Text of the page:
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HIGHWAYS AND BYWAYS

OF THE
MISSISSIPPI VALLEY


WRITTEN AND ILLUSTRATED BY

CLIFTON JOHNSON

Published by
THE MACMILLAN COMPANY


New York

MCMVI

LONDON: MACMILLAN AND CO., LIMITED
Copyright, 1906,
by The Macmillan Company.
Set up and electrotyped.
Published October, 1906.


Baiting the Hook

MOST of the chapters in this volume were first published in The Outing Magazine. Other portions have appeared in The Delineator, in Good Housekeeping, and in The New England Magazine.

Electrotyped and Printed at the Norwood Press, Norwood, Mass.

Contents
I.
II.
III.
IV.
V.
VI.
VII.
VIII.
IX.
X.
XI.
XII.
XIII.
XIV.
XV.
The City behind the Levee
Mosquitos and Alligators
The Land of Rice and Sugar
Spring in Mississippi
Cotton Patch Life in Tennessee
Travelling in Arkansaw
Life in the Ozarks
At the Meeting of the Waters
Mark Twain’s Country
The Place of a Vanished City
Farm Life in Iowa
On the Minnesota Prairies
New Times and Old in Wisconsin
Houseboat Life
The Headwaters of the Great River


Illustrations

Baiting the Hook
A Worker
One of the Old Narrow Streets
Little Italians
On the Way to her First Communion
“Shooting Craps”
The Captive
Dragging an Alligator from its Hole
A Camp in the Swamps
A Shot at a Deer
A Cabin Window
Hoeing Sugar-cane
The Students
In the Heat of the Day
High Water
A Dugout
Beside the “Bayou”
A Landing at the Levee
A Negro Cabin
The Sitting Hen’s Prison Coop
On the Porch
Explaining the Situation
Returning to Camp from the Village
Work in the Woodland
The Fishermen
The Weather in the Almanac
Browsing in the Woods
Going to Market
Travellers
Beside the Kitchen Fire
Making a Hen-coop
Prospects of a Blackbird Pie
In time of Flood
Soft-soap
The Stepping-stones at the Ford
Mark Twain’s Boyhood Home
A Game of Quoits
Afternoon Comfort
Visiting
The Prophet’s Well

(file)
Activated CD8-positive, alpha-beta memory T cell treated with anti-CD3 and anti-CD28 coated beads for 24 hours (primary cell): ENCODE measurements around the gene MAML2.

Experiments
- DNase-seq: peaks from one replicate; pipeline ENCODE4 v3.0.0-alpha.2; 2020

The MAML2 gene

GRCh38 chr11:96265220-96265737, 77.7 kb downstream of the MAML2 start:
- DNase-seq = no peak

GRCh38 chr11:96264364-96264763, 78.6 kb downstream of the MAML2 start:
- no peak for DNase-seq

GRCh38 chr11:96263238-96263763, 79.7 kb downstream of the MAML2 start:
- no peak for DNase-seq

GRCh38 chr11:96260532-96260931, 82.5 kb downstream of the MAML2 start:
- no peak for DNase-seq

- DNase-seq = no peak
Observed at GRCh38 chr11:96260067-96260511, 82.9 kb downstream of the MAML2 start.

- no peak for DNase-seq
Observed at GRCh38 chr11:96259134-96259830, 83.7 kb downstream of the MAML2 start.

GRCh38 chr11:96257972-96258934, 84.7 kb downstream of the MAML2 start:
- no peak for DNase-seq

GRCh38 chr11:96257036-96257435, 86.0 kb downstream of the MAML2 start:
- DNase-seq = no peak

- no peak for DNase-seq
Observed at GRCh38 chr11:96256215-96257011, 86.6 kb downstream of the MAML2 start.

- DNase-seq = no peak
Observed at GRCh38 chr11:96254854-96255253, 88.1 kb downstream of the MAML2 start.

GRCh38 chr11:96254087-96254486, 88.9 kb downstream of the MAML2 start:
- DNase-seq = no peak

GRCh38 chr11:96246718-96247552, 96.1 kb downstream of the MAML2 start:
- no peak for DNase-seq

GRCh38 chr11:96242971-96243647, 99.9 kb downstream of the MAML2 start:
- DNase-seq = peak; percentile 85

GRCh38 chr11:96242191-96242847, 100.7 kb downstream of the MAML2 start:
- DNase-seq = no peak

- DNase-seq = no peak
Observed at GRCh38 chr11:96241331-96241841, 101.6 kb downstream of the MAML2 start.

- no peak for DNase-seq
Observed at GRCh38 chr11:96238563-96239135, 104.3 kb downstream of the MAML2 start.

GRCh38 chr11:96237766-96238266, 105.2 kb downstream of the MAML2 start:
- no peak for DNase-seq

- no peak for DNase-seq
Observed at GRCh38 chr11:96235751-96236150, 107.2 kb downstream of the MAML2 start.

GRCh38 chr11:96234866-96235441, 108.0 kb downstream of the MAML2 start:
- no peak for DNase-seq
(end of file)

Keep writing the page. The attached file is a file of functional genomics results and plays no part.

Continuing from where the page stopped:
An Old Mormon Doorway
A Garden Bonfire
Calking the Boat
Making a Willow Whistle
Ditching
Churning at the Back Door
A Notice on the Schoolhouse Door
Renewing a Town Walk
The Fascination of the Stream
A Pitcher of Milk
A Pause in the Day’s Labor
A Rustic Bridge
Upper Mississippi
At the Back Door
Making Lye for Soft-soap
Starting for Work
A House-boat Dog
The News
Fishermen
A Bateau
The Forest Fire
Floating Logs down the Mississippi near its Source
The Frame of an Indian Wigwam


Introductory Note

LIKE its predecessors, this volume concerns itself especially with country life. To the traveller, no life is more interesting, and yet there is none with which it is so difficult to get into close and unconventional contact. Ordinarily, we get only casual glimpses. For this reason I have wandered much on country roads and lodged most of the time with the farm families or at the village hotels. In both text and pictures I have tried to show actual life and nature as I saw them in characteristic and interesting sections from one end to the other of the vast valley.

The volumes in this series are often consulted by persons who are planning pleasure tours. To make the books more helpful in this respect, I have appended to each chapter a note containing suggestions for intending travellers. With the aid of these notes, I think one can readily decide what regions one would like particularly to see, and know how to see such regions with the most comfort and facility.

CLIFTON JOHNSON.
HADLEY, MASS.


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